Roof, July/Aug. 2005, p.26-27
At present social tenants are almost twice as likely to be evicted by the courts as private tenants. Article reports on a series of government initiatives designed to ensure that landlords only use the courts as a last resort:
E. Nally and H. Carr
Roof, July/Aug.2005, p.34-35
Authors debate a proposal from the Law Commission that landlords should be able to apply to the police, not the courts, for permission to exclude supported housing tenants from their homes for two days as a sanction for bad behaviour.
B. Rashleigh and E. Hawkey
Roof, July/Aug.2005, p.22-25
Government plans to solve the housing shortage in parts of the country through a major building programme lasting until 2026 are being strongly opposed by local residents' groups. Local voters opposed to housing developments near them can bring pressure on elected councillors to reject plans. There are also concerns about how the infrastructure improvements, such as roads, schools and hospitals, needed to support the new developments are to be funded. However, objectors may be won over if the developments provide affordable social housing for local people.
Housing, Planning and Local Government Committee
London: TSO, 2005 (House of Commons papers, session 2004/05; HC295)
Under the Housing Market Renewal Initiative, nine pathfinder areas in the North and Midlands have received funding to tackle the problem of low-demand housing through a mixture of demolition, new building and refurbishment. The Committee has concerns that:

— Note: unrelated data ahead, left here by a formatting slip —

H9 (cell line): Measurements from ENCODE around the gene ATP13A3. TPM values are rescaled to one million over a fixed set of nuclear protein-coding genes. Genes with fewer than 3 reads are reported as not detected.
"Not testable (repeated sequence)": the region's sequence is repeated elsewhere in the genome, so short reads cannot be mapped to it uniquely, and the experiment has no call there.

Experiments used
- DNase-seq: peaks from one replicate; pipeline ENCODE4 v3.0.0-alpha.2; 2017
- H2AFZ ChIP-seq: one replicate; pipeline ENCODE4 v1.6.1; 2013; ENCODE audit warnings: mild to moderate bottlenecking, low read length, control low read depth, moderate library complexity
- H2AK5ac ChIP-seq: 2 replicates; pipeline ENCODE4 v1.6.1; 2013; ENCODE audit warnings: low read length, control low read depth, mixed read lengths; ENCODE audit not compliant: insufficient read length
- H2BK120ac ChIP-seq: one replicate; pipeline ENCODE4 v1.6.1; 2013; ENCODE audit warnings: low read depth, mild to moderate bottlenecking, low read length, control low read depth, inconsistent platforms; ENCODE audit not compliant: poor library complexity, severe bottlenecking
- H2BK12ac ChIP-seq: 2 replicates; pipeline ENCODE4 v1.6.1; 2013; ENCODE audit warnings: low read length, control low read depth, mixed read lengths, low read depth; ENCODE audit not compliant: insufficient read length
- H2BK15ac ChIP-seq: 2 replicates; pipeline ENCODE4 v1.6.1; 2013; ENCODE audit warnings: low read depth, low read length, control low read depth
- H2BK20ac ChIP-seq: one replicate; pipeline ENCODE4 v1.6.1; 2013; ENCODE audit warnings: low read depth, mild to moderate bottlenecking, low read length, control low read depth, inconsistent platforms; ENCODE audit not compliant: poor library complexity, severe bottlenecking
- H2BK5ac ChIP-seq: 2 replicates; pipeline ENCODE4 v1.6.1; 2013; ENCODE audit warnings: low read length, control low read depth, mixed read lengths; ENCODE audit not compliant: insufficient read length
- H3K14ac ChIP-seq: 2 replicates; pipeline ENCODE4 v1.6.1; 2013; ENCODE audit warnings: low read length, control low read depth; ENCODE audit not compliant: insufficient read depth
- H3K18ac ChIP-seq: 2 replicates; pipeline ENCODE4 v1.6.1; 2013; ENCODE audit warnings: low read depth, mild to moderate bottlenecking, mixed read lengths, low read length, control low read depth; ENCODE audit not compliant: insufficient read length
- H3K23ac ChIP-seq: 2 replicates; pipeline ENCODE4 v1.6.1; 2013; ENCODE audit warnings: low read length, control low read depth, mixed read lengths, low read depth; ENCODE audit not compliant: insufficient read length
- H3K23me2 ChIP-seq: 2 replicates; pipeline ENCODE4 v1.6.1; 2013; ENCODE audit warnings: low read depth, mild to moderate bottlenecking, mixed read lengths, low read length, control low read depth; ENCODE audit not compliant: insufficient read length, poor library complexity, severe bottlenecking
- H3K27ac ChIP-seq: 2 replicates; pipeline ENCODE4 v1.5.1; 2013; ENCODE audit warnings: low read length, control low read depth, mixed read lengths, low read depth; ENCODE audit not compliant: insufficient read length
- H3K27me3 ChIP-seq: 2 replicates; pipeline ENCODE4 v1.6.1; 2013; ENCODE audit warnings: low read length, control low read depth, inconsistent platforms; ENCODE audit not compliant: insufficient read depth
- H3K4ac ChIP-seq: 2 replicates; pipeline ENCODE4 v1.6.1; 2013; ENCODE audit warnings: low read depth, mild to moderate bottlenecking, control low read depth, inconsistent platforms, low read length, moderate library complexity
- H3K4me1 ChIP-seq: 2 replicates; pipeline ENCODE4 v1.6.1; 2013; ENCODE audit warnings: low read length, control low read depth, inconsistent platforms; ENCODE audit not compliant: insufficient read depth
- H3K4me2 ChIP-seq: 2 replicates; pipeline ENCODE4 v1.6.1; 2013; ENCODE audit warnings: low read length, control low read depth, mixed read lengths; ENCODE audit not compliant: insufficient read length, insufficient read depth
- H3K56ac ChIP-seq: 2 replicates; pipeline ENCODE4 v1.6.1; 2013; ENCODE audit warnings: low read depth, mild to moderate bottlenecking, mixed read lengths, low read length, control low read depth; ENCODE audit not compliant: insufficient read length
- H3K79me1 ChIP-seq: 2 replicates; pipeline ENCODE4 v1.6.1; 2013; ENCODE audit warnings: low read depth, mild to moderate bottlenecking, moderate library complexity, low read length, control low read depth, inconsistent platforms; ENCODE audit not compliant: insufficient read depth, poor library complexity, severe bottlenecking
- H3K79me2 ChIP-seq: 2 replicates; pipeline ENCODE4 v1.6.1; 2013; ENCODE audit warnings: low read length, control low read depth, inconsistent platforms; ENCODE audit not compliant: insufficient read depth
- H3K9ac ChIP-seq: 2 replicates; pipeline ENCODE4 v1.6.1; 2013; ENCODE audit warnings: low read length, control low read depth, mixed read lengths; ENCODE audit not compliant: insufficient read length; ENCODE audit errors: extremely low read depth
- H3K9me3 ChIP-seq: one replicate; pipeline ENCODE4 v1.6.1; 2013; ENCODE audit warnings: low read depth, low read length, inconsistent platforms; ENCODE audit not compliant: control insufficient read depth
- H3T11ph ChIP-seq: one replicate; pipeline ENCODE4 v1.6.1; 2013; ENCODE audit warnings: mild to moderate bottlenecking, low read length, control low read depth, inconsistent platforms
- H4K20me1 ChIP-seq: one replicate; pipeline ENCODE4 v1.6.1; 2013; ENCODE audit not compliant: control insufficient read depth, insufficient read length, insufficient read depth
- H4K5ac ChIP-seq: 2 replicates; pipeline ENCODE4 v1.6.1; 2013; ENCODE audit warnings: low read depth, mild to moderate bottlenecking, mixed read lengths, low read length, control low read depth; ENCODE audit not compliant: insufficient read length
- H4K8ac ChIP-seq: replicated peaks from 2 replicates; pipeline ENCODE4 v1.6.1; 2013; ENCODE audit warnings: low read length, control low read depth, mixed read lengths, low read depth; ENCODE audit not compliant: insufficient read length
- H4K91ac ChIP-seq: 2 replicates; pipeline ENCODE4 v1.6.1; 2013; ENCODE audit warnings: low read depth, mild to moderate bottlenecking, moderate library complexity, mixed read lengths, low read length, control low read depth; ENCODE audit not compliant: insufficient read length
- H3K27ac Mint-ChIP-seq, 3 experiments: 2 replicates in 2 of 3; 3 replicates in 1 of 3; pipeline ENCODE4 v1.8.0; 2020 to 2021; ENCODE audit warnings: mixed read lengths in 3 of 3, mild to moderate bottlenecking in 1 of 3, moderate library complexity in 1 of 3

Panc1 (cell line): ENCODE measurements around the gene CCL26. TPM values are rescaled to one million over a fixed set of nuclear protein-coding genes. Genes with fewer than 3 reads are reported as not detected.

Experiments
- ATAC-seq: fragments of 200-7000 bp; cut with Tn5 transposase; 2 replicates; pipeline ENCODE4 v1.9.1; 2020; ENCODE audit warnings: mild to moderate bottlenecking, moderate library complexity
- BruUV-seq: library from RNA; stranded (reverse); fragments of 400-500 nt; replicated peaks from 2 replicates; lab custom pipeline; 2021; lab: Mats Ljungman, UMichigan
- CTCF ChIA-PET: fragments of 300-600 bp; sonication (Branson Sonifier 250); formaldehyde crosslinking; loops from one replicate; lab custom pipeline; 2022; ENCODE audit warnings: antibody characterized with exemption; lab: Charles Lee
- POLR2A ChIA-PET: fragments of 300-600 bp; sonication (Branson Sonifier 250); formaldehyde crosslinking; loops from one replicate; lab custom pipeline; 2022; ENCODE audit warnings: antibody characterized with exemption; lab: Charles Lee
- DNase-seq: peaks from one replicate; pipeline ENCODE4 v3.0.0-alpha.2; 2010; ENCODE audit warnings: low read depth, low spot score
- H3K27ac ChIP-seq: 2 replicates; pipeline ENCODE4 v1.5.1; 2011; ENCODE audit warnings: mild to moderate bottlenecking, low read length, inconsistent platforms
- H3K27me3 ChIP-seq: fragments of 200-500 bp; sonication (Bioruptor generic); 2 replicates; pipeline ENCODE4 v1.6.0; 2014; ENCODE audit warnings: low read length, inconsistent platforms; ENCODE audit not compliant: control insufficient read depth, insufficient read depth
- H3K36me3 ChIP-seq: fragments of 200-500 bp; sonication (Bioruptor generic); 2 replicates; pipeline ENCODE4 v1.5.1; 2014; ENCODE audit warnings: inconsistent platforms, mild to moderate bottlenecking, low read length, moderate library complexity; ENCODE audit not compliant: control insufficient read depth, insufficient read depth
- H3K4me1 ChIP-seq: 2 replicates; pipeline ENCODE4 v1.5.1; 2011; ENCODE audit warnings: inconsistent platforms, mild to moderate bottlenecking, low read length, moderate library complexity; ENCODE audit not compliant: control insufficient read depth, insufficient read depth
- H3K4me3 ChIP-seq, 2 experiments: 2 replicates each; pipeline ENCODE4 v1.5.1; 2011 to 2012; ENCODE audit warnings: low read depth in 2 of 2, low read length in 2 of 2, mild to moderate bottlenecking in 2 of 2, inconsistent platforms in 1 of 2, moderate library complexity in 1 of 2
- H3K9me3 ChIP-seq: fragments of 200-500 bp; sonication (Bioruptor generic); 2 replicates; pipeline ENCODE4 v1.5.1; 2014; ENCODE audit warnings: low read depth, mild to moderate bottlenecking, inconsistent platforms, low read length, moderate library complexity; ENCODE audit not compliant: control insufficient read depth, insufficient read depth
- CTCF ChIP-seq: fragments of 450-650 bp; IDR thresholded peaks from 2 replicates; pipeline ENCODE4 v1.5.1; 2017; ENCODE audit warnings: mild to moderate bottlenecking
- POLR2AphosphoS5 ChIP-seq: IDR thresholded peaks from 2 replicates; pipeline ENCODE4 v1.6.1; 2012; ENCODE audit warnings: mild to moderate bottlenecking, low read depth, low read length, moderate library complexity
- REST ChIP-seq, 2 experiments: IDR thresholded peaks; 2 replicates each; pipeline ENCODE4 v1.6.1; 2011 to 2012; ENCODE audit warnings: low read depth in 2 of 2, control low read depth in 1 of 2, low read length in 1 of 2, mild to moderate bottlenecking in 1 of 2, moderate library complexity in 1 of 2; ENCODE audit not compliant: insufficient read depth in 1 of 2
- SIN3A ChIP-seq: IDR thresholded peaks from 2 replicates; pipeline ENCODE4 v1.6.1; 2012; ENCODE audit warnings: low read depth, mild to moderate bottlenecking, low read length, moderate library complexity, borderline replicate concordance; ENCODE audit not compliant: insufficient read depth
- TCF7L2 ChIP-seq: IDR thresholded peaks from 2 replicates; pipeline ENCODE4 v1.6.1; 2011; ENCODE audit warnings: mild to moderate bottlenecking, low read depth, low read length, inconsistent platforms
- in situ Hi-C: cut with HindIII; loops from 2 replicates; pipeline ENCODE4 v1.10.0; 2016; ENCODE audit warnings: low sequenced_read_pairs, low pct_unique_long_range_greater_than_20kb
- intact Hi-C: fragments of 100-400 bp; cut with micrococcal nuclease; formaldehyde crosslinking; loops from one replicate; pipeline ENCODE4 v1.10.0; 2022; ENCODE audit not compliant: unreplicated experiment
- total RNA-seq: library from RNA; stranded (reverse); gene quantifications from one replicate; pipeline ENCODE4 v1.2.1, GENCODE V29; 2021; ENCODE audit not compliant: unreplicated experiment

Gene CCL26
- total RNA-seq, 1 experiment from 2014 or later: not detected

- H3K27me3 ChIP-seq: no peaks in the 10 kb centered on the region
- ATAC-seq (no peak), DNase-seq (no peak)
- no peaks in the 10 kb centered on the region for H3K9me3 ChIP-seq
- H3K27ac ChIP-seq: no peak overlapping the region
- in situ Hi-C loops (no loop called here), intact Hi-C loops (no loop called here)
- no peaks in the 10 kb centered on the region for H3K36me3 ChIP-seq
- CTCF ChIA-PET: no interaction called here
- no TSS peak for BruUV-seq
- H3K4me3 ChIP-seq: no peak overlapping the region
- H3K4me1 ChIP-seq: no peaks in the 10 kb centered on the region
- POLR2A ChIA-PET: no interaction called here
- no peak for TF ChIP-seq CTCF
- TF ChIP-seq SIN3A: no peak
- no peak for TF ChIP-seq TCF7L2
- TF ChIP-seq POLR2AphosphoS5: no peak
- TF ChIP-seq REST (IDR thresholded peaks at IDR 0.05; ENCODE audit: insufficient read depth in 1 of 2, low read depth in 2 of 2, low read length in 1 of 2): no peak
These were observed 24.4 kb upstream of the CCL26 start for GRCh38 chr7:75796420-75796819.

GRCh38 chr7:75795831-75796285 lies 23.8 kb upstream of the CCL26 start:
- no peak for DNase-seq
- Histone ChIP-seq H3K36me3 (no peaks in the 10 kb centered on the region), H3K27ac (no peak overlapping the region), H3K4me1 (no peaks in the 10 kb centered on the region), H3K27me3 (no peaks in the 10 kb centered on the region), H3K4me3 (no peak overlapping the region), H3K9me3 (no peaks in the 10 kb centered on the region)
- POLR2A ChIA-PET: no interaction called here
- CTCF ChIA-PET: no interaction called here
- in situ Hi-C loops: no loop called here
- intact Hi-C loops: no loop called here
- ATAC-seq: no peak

Roof, July/Aug.2005, p.37
Pressure on housing associations to be part of the "magic circle" of social landlords who develop new homes is causing fierce competition for land which is forcing up the price. Housing associations consistently outbid each other for land, leaving them in danger of over-paying and jeopardising their own finances.
Roof, July/Aug.2005, p.10-11
Under pressure from the Office of the Deputy Prime Minister to produce quick wins, housing market renewal pathfinders have chosen demolition of low demand housing as their preferred option. Author argues in favour of alternatives such as regional mobility and community renovation schemes.
Roof, July/Aug 2005, p.38-39
Reports on a review of the Estates Renewal Challenge Fund (ERCF). Under the ERCF, local authorities submitted bids for funding to underpin the ownership transfer of rundown estates to housing associations as a means of achieving neighbourhood regeneration. The programme was targeted at estates where projected upgrading costs and outstanding debts resulted in notionally negative value. The ERCF not only delivered housing upgrades, but also successfully engaged local people in long-term plans for improving and managing their area.